If you suffer from vein problems, you're far from alone. In fact, chronic venous disease is one of the most common afflictions in the United States, with nearly half of the adult population experiencing symptoms of some kind. Of these sufferers, tens of millions of people have enlarged, unsightly veins that rise up beneath the surface of the skin, commonly known as varicose veins.
But what causes varicose veins? And what can you do to get rid of them? These are among the most common questions asked when it comes to these annoying veins, and we've got the answers.
Naturally, if you're worried about getting varicose veins, this is the first question you'd ask. Unfortunately, however, there is no quick and easy answer. For most varicose vein sufferers, heredity plays a key role. One of the biggest contributing factors for varicose veins is genetics, so if members of your immediate family suffer from the condition, then you're at a higher risk.
But being at a higher risk doesn't necessarily mean that you're destined to get these unsightly veins. Lifestyle factors are also incredibly important. In particular, excessive weight, a sedentary lifestyle, and spending too much time on your feet can all lead to an increased risk of developing varicose veins.
Fortunately, doctors nowadays have a number of different methods for getting rid of varicose veins. Currently, one of the most popular methods is endovenous ablation therapy, wherein a small wire is inserted into the vein that emits heat, either in the form of laser or radiofrequency waves. This heat seals of the vein from inside, which stops the blood flow and destroys the vein. Alternatively, doctors can also use a sealing adhesive or an abrasive solution to close off the vein. Regardless of the method used, the goal is to stop blood flow to the damaged vein in order to alleviate symptoms.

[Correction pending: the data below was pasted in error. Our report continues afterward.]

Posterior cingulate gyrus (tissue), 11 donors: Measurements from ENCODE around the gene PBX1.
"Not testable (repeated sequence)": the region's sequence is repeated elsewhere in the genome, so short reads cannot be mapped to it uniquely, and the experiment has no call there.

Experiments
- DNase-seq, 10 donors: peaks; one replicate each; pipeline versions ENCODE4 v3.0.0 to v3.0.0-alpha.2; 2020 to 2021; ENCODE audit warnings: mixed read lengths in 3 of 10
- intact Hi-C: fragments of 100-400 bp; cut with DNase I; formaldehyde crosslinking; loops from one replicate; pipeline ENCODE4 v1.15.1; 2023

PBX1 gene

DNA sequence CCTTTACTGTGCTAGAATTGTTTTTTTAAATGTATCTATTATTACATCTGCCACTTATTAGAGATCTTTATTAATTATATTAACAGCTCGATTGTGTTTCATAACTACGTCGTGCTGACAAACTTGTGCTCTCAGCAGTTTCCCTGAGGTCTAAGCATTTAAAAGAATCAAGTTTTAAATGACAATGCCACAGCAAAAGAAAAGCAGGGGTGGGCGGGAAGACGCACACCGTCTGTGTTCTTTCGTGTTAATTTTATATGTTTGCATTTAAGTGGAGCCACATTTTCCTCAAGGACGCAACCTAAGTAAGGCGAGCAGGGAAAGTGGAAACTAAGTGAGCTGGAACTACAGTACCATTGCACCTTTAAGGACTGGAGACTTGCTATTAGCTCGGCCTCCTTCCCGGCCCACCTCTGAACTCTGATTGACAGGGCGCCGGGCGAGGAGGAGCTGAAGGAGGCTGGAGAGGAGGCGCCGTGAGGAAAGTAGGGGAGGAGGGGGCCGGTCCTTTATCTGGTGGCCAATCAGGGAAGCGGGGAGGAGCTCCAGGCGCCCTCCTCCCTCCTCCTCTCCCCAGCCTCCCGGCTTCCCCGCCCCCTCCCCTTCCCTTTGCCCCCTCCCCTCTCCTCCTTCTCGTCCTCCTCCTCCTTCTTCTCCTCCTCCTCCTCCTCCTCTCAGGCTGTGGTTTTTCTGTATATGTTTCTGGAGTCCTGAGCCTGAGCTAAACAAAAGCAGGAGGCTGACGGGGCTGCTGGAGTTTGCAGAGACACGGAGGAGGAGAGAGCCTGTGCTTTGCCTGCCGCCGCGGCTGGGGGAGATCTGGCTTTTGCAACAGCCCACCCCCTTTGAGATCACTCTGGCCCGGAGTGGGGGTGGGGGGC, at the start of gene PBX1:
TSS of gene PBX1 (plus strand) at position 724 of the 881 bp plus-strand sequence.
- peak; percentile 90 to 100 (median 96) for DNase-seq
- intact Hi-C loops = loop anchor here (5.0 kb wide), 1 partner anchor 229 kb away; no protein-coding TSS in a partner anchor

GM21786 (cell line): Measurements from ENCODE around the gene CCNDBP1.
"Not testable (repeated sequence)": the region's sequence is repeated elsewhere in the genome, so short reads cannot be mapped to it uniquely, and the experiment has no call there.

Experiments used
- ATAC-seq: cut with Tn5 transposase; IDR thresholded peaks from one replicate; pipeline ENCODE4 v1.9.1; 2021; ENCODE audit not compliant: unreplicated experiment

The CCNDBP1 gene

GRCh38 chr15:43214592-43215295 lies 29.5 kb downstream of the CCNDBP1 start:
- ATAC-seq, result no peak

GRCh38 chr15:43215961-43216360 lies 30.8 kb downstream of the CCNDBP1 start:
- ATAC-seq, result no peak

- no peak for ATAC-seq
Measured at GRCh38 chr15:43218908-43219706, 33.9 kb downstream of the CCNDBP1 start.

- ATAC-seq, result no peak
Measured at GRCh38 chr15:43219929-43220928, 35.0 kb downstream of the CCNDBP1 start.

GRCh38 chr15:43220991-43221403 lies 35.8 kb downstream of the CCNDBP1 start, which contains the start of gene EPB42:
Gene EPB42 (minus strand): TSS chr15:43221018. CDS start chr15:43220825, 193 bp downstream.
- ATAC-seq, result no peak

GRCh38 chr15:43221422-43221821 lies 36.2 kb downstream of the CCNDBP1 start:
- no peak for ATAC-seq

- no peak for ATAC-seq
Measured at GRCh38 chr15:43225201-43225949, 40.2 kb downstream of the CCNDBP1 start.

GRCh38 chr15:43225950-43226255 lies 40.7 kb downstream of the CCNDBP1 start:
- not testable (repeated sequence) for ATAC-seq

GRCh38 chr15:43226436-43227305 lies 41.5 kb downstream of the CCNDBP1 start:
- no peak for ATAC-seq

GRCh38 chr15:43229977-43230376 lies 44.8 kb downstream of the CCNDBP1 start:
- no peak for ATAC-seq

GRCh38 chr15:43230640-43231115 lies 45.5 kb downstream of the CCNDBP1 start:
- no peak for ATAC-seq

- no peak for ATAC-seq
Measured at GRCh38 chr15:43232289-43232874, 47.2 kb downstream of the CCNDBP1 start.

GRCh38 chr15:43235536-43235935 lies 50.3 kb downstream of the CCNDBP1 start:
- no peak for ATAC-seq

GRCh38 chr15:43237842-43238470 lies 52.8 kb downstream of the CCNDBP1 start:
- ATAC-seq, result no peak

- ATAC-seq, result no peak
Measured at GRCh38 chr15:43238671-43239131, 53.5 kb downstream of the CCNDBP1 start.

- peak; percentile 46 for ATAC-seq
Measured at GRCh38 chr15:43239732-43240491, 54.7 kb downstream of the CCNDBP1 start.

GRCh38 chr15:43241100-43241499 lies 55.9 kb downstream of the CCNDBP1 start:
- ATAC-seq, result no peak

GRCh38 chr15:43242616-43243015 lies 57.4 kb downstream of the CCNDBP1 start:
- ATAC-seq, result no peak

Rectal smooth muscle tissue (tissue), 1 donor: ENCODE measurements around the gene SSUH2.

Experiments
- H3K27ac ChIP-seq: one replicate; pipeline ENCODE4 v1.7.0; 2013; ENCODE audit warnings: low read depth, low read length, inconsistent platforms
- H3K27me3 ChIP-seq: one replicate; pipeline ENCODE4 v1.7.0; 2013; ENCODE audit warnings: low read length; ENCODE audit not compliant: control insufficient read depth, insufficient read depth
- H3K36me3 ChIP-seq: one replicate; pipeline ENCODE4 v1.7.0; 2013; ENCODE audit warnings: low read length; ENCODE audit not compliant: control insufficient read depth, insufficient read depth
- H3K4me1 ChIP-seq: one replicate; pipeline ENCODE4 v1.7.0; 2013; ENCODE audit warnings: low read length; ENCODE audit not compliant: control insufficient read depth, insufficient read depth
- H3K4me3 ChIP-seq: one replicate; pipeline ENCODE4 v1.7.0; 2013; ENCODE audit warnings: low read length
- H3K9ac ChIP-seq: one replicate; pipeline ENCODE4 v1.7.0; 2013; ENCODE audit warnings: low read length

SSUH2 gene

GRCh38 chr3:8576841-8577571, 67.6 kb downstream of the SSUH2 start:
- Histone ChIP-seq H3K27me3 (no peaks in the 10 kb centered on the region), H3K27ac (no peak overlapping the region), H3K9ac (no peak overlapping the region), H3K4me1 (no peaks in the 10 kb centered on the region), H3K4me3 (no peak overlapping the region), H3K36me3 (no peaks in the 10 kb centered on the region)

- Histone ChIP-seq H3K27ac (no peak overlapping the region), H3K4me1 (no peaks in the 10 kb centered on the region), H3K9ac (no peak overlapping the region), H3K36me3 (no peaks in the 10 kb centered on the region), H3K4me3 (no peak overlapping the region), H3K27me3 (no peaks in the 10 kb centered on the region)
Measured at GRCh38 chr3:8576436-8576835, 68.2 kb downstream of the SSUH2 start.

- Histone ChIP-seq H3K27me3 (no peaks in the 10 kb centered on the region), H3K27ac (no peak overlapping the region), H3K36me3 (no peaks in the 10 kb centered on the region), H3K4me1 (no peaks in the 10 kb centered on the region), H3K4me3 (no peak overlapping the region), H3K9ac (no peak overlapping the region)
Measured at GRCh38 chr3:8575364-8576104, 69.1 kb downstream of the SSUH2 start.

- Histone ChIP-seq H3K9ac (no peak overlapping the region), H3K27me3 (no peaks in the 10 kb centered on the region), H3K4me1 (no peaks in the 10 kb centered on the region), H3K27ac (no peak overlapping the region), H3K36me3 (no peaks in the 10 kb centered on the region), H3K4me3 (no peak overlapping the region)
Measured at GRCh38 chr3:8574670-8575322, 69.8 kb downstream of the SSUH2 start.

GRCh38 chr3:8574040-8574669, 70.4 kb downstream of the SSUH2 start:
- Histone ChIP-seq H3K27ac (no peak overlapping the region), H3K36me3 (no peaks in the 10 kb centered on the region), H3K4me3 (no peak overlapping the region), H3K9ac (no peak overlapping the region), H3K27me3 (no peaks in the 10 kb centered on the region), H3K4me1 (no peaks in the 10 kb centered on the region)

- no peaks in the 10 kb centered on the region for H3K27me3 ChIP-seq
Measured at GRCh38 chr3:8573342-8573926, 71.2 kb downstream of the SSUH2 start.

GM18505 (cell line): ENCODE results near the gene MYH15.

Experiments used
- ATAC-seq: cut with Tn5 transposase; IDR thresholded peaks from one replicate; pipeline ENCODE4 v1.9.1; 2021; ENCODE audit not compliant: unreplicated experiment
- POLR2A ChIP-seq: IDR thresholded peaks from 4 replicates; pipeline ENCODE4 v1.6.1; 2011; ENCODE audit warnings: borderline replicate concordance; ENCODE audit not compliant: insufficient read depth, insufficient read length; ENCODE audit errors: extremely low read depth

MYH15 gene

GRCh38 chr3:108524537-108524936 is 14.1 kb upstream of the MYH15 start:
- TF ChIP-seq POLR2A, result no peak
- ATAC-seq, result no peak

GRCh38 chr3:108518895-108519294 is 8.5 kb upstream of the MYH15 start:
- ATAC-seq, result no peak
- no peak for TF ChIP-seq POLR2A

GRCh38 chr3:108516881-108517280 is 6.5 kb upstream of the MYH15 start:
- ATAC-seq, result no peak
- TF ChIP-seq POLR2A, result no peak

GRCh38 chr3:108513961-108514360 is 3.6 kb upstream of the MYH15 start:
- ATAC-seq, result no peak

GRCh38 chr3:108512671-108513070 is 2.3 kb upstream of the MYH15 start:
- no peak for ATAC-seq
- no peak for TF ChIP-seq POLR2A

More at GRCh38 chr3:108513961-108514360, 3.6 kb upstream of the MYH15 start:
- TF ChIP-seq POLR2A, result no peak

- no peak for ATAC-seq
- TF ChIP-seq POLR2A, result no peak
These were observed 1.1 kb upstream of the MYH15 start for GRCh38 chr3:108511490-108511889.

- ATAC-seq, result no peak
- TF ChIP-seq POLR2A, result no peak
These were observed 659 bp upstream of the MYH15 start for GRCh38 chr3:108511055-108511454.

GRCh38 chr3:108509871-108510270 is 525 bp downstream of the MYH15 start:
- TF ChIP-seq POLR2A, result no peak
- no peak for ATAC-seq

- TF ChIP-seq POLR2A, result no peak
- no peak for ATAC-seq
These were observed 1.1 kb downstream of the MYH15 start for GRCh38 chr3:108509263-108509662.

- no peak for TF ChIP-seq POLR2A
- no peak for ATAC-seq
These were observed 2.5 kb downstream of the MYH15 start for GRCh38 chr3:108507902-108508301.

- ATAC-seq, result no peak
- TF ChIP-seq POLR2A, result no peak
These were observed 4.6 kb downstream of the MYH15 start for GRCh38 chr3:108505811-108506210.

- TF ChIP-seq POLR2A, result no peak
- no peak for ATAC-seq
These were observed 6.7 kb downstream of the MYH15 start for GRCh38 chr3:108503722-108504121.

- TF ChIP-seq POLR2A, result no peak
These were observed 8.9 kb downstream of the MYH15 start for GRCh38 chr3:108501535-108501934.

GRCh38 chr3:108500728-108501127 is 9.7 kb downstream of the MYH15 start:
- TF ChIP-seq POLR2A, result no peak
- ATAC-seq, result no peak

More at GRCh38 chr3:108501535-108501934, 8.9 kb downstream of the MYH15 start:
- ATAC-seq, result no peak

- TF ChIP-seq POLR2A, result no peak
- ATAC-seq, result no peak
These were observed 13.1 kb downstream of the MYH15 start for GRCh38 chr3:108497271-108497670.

In a word, yes. You may think of varicose veins as simply an unsightly nuisance, but they can actually lead to a wide array of problems, including limb fatigue, pain, swelling, skin discoloration and the development of blood clots. If left unchecked, these issues could dramatically affect your quality of life.
But the good news is that most vein-related procedures are covered by insurance, so your out-of-pocket costs should be kept to a minimum. So if you're suffering from varicose veins, be proactive about it. Find a vein specialist in your area and get an idea of your treatment options.
If you or someone you know would like to learn more about vein treatment, please feel free to schedule a consultation or contact one of our representatives today!
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